2009 - 2013
2013 - 2015
Percy arrived in Perth in 2009 at the age of 19. He completed a foundation studies course and then moved on to his Bachelor’s degree in Engineering. He chose Perth specifically because he hoped to work in the mining industry for a few years after he graduated, before probably returning to China. But he also wanted to live in a smaller city, without a large Chinese population – he felt this would enable him to meet local people and learn about different cultures more quickly. Percy worked in an Italian restaurant while he was studying. He made close friends at work as well as at university, where he volunteered for many student activities.
As Percy was studying for his final exams, his mother became very ill and passed away. His father chose not to tell Percy about this until after he had completed his study, as he didn’t want Percy to be disrupted at this crucial time. Percy got to spend some time with his father in China after graduating, and then returned to Perth. He had a temporary graduate visa and was determined to find an engineering job in the mining sector. This proved very challenging as the mining boom in Western Australia was winding down, and jobs were scarce. Employers also often insisted candidates had permanent residency (PR) or citizenship. In the meantime, Percy got a job through a friend as a patient support officer in a hospital. Although the shift work was tiring, Percy enjoyed working on the ward and spending time with his co-workers. Although Percy still wasn’t sure he wanted to stay in Australia forever, he decided to apply for PR as he thought it would help him to find a professional job in his field. Percy studied for two months and sat an exam to become an accredited Mandarin-English translator. This qualification, along with his engineering degree, gave him a high score in the skilled migration points test, and he received PR in 2015.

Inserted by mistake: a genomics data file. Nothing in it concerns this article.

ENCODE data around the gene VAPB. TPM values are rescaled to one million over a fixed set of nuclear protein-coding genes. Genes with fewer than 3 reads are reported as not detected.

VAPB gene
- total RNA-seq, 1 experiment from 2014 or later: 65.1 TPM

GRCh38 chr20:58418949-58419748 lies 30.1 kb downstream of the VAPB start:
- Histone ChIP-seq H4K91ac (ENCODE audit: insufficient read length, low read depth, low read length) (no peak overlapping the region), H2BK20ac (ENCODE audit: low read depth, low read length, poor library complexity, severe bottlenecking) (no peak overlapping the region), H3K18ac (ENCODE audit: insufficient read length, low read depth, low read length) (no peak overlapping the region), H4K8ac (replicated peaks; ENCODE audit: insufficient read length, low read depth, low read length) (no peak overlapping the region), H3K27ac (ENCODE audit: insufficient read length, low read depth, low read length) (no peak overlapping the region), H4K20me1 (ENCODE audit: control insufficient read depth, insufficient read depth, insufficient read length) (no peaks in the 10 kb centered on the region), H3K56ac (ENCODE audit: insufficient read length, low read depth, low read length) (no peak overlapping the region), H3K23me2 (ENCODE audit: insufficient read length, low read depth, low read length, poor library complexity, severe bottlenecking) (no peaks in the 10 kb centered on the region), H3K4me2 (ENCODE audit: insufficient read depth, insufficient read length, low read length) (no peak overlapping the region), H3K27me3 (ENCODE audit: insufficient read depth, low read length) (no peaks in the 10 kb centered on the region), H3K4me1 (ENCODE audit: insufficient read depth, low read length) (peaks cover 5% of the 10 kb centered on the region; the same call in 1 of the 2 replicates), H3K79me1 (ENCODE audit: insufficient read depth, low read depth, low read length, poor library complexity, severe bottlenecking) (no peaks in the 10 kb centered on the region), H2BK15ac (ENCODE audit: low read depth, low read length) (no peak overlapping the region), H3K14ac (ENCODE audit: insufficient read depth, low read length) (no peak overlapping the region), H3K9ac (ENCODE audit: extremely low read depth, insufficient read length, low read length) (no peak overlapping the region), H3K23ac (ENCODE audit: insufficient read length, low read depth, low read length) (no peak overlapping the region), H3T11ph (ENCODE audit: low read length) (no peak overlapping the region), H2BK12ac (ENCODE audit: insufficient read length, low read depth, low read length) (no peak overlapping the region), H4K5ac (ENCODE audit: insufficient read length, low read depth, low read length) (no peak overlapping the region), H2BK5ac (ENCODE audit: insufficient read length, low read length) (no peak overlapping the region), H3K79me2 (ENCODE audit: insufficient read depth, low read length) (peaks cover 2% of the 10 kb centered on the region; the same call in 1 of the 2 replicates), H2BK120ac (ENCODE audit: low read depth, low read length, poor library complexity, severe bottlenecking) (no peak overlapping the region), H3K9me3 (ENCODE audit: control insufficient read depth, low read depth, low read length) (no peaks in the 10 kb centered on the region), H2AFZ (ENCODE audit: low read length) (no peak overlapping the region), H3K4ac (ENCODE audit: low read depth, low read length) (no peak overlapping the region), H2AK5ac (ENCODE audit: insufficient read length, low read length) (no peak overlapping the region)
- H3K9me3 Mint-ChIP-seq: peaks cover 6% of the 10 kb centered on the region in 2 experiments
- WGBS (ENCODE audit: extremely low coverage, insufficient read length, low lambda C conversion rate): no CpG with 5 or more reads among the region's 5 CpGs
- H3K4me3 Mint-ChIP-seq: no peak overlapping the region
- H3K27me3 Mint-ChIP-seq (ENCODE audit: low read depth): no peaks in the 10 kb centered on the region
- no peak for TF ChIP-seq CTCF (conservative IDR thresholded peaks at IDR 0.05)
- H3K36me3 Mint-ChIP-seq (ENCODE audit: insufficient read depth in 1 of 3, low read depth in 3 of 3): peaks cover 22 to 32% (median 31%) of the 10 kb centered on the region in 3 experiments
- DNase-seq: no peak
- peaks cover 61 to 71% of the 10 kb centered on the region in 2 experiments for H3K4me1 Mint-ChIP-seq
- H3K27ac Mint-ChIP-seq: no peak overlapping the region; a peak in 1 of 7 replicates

Percy started his own translation business after he achieved PR. He juggled this business with working at the hospital, keeping up with his professional networking in engineering, and volunteering with some Chinese community associations. In 2015, Percy also started considering different career paths, and took a job as an education consultant for a migration agency. After gaining some experience, he moved on to a bigger agency, and worked hard learning the ropes of the industry as quickly as he could. Although it was not the career he had originally planned, Percy was optimistic that this job could be a great foot in the door to new opportunities.
Percy now sees his future in Australia. He is looking forward to one day buying a house, starting a relationship and having a family. He still misses his father a lot and speaks to him constantly but going back to his hometown is starting to feel a little unfamiliar. Everything there is changing very quickly, and Percy has become really accustomed to Australian culture and the Perth lifestyle. He’s pretty sure he doesn’t want to become an Australian citizen, mostly because not having a Chinese passport will make it more difficult for him to go back to China if he needs to one day take care of his father. Percy sees his experiences in Australia as really crucial to making him the person he is today. He thinks he has become more mature, outgoing and open-minded, and despite the challenges and some difficult times, he said he was extremely grateful for all the wonderful things he has experienced. The biggest challenge for Percy of his experience is losing time with his parents, and especially not getting to say goodbye to his beloved mother. He focuses now on working hard and living a life his mother and his father would be proud of.